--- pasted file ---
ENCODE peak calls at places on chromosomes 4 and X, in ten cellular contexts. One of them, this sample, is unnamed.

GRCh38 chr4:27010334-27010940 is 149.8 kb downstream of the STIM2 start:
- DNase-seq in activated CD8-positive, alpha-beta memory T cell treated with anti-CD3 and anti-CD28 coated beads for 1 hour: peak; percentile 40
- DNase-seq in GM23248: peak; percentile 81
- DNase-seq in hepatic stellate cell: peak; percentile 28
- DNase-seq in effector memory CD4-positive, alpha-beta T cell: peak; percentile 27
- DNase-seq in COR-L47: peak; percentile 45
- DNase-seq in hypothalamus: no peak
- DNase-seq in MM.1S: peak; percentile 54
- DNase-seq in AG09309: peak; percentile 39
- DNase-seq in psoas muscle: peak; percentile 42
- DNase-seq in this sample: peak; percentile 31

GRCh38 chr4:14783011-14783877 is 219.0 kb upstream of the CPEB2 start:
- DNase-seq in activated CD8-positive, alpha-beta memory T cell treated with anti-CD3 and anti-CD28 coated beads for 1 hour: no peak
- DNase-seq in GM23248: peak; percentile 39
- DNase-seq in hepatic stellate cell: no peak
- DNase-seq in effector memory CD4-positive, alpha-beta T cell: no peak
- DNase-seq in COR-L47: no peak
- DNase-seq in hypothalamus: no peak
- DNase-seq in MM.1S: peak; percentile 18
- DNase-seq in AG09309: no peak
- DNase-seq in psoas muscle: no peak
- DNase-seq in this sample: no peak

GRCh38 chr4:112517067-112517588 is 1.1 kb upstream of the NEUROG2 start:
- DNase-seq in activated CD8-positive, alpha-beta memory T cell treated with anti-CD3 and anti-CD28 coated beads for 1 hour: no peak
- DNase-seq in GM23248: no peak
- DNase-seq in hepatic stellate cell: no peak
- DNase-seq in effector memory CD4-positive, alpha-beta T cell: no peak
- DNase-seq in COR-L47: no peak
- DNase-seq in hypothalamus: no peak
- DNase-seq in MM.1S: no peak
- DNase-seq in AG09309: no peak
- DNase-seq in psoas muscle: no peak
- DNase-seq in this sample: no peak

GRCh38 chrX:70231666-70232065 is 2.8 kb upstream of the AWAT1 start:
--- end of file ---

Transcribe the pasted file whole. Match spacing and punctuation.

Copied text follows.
ENCODE peak calls at places on chromosomes 4 and X, in ten cellular contexts. One of them, this sample, is unnamed.

GRCh38 chr4:27010334-27010940 is 149.8 kb downstream of the STIM2 start:
- DNase-seq in activated CD8-positive, alpha-beta memory T cell treated with anti-CD3 and anti-CD28 coated beads for 1 hour: peak; percentile 40
- DNase-seq in GM23248: peak; percentile 81
- DNase-seq in hepatic stellate cell: peak; percentile 28
- DNase-seq in effector memory CD4-positive, alpha-beta T cell: peak; percentile 27
- DNase-seq in COR-L47: peak; percentile 45
- DNase-seq in hypothalamus: no peak
- DNase-seq in MM.1S: peak; percentile 54
- DNase-seq in AG09309: peak; percentile 39
- DNase-seq in psoas muscle: peak; percentile 42
- DNase-seq in this sample: peak; percentile 31

GRCh38 chr4:14783011-14783877 is 219.0 kb upstream of the CPEB2 start:
- DNase-seq in activated CD8-positive, alpha-beta memory T cell treated with anti-CD3 and anti-CD28 coated beads for 1 hour: no peak
- DNase-seq in GM23248: peak; percentile 39
- DNase-seq in hepatic stellate cell: no peak
- DNase-seq in effector memory CD4-positive, alpha-beta T cell: no peak
- DNase-seq in COR-L47: no peak
- DNase-seq in hypothalamus: no peak
- DNase-seq in MM.1S: peak; percentile 18
- DNase-seq in AG09309: no peak
- DNase-seq in psoas muscle: no peak
- DNase-seq in this sample: no peak

GRCh38 chr4:112517067-112517588 is 1.1 kb upstream of the NEUROG2 start:
- DNase-seq in activated CD8-positive, alpha-beta memory T cell treated with anti-CD3 and anti-CD28 coated beads for 1 hour: no peak
- DNase-seq in GM23248: no peak
- DNase-seq in hepatic stellate cell: no peak
- DNase-seq in effector memory CD4-positive, alpha-beta T cell: no peak
- DNase-seq in COR-L47: no peak
- DNase-seq in hypothalamus: no peak
- DNase-seq in MM.1S: no peak
- DNase-seq in AG09309: no peak
- DNase-seq in psoas muscle: no peak
- DNase-seq in this sample: no peak

GRCh38 chrX:70231666-70232065 is 2.8 kb upstream of the AWAT1 start: